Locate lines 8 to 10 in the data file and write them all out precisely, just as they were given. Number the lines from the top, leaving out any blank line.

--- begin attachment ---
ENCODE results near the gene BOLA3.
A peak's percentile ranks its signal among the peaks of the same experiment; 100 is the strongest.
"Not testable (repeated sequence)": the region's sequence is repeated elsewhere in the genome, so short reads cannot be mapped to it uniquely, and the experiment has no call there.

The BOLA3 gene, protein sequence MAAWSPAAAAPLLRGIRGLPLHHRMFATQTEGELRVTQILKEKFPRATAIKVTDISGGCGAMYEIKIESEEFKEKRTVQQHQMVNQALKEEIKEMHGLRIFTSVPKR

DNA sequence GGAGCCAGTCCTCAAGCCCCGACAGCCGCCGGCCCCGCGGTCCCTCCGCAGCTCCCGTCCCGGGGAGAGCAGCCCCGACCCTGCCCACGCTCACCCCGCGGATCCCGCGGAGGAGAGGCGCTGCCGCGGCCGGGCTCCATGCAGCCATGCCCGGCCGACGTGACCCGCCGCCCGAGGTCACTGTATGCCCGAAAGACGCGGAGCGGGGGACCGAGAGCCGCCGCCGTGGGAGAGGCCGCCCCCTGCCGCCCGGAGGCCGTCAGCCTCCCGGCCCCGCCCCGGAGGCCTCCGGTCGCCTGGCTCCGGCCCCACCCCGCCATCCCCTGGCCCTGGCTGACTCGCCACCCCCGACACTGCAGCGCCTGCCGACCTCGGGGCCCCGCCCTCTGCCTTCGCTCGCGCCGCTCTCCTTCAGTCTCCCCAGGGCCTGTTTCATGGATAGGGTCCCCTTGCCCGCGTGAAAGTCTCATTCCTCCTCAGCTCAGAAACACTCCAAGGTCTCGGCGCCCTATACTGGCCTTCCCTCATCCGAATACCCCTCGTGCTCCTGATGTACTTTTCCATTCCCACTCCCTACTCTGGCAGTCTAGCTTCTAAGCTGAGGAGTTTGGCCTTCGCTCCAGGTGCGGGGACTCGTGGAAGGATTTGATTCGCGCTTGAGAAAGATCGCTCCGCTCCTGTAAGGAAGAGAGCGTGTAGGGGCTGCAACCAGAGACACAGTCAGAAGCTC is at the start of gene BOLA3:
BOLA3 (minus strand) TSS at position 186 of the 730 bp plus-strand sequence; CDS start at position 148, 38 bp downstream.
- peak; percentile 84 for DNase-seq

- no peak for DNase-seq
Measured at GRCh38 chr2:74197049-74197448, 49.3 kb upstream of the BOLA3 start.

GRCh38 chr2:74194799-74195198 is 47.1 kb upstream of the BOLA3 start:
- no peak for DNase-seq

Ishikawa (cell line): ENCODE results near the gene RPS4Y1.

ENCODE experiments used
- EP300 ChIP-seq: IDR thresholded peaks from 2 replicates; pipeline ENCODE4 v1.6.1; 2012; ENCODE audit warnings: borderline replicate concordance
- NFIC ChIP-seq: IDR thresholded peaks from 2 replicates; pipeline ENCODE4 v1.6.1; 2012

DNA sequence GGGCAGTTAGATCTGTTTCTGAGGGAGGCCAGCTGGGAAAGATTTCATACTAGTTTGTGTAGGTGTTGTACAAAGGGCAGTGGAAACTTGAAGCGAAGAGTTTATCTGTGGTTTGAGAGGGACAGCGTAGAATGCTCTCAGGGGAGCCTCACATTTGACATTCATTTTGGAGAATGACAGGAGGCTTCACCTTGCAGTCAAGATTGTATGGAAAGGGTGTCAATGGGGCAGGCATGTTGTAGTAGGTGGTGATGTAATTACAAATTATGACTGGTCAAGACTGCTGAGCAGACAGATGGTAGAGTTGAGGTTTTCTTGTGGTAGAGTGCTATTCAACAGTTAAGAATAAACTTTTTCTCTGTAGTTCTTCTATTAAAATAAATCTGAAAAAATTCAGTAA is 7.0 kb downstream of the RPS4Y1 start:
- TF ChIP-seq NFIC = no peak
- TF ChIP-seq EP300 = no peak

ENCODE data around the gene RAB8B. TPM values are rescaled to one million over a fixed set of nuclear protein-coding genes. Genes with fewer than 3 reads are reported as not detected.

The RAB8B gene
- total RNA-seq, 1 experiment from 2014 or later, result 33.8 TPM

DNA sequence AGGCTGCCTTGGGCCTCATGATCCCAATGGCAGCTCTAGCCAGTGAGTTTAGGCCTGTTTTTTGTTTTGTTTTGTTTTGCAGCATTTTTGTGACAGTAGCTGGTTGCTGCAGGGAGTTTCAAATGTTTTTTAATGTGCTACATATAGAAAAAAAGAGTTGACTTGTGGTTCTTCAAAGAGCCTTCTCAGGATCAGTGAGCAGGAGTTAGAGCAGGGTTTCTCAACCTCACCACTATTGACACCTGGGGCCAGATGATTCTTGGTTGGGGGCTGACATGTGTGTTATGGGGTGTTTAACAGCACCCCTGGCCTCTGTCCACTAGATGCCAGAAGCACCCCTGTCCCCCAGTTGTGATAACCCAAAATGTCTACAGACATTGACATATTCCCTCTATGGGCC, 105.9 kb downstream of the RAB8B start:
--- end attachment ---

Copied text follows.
- no peak for DNase-seq
Measured at GRCh38 chr2:74197049-74197448, 49.3 kb upstream of the BOLA3 start.

GRCh38 chr2:74194799-74195198 is 47.1 kb upstream of the BOLA3 start: